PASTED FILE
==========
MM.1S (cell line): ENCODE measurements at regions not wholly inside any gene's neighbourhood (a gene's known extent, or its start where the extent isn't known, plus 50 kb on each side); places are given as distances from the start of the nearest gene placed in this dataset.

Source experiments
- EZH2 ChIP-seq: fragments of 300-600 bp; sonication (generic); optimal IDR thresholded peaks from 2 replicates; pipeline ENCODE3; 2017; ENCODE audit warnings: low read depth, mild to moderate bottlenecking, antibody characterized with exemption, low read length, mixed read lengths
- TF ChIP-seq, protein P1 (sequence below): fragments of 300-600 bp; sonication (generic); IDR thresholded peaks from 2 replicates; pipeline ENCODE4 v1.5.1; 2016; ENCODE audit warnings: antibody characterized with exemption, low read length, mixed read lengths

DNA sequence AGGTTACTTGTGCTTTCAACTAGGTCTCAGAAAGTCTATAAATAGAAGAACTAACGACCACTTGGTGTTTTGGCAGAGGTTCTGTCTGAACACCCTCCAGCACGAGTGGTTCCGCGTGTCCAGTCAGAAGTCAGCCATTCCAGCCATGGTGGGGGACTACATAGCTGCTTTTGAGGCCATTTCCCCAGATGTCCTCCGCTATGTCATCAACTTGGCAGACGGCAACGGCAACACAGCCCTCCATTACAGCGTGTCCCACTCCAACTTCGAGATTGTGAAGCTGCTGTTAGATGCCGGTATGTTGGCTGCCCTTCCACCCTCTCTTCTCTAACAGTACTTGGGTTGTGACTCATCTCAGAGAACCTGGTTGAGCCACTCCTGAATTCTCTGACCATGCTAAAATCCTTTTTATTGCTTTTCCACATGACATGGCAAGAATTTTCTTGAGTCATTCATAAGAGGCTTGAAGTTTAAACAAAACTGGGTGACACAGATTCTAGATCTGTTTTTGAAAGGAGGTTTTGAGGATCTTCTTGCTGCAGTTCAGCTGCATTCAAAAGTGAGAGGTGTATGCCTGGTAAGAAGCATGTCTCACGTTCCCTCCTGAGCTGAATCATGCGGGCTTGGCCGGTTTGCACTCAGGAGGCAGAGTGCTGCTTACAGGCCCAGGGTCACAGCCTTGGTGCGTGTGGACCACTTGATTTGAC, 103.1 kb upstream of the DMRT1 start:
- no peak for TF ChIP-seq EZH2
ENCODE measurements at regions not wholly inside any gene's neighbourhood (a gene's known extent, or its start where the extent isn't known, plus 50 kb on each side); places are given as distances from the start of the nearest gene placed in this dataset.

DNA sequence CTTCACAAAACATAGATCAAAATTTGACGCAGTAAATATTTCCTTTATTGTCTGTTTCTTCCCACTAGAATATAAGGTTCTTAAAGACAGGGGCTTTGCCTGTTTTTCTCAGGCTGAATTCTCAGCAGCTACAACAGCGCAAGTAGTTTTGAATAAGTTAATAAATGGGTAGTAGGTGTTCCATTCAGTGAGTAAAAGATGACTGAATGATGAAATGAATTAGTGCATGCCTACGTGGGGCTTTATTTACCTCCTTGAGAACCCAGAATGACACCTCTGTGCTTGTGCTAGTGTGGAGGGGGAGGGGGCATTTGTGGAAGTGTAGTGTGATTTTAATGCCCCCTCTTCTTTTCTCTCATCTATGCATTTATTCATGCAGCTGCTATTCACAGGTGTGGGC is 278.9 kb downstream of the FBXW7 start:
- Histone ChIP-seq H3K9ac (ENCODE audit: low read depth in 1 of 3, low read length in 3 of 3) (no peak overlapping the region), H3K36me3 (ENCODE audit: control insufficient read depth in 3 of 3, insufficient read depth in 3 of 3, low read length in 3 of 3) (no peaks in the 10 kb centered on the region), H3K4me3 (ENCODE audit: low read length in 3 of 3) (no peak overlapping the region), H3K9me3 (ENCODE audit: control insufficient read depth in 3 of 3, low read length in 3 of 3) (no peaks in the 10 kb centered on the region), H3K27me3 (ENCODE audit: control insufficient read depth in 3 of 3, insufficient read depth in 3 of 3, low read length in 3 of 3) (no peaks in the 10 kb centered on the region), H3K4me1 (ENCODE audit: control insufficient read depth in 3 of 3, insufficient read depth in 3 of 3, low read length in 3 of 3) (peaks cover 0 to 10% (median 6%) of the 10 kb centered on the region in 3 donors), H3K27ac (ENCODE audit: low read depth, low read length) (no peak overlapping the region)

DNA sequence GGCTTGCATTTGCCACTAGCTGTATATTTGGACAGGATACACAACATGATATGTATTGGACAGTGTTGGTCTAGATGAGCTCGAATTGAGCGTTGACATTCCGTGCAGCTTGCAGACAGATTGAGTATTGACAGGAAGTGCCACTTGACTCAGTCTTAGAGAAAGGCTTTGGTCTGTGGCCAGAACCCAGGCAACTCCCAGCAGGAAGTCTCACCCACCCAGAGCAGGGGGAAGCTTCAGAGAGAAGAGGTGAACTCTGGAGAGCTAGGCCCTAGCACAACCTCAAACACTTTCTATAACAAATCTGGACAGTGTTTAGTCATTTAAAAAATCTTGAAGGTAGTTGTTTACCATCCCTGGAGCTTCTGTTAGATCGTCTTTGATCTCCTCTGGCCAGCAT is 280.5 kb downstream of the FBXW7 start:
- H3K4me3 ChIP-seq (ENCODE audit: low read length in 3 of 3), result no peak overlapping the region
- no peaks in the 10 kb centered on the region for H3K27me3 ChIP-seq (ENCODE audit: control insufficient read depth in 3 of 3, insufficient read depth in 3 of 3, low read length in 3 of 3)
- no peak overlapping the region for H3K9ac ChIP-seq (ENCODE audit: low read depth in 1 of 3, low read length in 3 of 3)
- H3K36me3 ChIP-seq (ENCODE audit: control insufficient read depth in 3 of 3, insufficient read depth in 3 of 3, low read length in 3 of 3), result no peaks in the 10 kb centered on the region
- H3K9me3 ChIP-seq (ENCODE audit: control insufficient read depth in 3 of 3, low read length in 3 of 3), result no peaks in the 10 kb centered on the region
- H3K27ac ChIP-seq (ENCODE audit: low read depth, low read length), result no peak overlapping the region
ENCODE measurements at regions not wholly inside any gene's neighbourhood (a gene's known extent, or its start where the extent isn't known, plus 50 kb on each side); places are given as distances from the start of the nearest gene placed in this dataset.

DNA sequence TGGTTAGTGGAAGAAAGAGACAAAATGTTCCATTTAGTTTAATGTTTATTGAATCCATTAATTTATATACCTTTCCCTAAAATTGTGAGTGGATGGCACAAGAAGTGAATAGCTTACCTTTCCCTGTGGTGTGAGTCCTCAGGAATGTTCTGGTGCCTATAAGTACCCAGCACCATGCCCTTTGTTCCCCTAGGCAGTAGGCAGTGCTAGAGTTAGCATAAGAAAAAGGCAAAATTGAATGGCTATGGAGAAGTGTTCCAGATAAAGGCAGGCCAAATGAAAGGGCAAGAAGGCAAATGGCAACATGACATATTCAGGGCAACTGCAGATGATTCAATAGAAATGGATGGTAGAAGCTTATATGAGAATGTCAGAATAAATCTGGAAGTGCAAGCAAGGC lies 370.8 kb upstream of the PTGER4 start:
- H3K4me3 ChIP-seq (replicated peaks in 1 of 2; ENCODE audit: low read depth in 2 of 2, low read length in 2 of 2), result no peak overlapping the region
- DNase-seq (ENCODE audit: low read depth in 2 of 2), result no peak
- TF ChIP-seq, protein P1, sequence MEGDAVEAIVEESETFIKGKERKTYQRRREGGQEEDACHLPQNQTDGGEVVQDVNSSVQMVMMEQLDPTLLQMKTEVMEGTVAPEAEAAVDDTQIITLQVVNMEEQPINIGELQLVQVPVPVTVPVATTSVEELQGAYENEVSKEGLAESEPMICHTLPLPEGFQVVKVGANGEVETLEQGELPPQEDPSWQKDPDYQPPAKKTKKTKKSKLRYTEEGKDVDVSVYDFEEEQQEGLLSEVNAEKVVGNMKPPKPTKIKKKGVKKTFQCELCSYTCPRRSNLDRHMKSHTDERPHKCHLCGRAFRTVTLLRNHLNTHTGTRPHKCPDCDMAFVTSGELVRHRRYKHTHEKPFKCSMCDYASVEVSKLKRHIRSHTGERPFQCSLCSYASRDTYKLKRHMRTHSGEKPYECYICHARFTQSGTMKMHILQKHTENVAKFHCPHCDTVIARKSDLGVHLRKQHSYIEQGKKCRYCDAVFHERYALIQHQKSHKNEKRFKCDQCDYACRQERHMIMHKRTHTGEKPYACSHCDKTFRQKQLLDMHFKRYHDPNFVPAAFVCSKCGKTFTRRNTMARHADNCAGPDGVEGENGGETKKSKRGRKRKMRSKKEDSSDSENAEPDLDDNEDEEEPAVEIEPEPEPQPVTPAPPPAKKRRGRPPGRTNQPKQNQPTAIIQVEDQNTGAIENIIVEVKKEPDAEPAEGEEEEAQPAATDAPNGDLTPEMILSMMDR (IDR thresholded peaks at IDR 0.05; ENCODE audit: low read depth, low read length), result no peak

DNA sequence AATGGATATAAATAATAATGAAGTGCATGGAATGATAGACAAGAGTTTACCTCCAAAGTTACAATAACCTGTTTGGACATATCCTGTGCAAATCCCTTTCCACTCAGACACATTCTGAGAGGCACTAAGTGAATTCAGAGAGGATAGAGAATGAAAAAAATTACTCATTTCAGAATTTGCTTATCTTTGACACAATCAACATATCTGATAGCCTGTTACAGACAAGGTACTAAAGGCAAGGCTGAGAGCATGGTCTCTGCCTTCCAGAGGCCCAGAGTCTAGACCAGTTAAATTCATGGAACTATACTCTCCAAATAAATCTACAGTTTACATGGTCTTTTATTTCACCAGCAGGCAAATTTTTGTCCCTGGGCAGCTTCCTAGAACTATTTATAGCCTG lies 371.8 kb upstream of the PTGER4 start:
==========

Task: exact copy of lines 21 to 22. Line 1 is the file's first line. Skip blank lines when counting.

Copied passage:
- TF ChIP-seq, protein P1, sequence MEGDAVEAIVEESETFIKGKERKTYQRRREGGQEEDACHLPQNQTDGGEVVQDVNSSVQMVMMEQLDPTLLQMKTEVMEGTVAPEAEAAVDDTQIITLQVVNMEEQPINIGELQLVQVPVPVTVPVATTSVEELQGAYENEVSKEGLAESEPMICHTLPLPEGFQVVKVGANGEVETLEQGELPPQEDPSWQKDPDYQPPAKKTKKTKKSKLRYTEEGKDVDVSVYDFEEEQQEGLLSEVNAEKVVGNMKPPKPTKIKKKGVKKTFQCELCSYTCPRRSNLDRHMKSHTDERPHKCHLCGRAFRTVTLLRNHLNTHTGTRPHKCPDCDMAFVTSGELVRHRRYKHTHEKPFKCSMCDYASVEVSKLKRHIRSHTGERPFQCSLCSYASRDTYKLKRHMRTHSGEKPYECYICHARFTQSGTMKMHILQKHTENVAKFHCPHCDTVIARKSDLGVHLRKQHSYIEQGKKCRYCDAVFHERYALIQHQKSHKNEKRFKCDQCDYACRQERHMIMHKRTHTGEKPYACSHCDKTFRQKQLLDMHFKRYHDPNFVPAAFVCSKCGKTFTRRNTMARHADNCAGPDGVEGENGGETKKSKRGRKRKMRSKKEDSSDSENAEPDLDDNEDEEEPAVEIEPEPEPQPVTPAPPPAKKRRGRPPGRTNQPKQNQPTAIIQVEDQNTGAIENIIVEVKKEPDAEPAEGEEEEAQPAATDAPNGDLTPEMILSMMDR (IDR thresholded peaks at IDR 0.05; ENCODE audit: low read depth, low read length), result no peak

DNA sequence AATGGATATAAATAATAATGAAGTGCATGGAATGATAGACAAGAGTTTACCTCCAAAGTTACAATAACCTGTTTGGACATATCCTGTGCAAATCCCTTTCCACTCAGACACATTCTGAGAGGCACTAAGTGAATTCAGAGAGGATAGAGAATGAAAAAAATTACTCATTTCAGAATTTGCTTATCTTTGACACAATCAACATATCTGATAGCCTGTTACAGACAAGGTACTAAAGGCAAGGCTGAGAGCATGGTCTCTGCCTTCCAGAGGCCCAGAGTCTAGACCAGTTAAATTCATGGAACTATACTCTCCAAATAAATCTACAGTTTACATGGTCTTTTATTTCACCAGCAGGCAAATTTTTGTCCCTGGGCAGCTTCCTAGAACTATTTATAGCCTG lies 371.8 kb upstream of the PTGER4 start: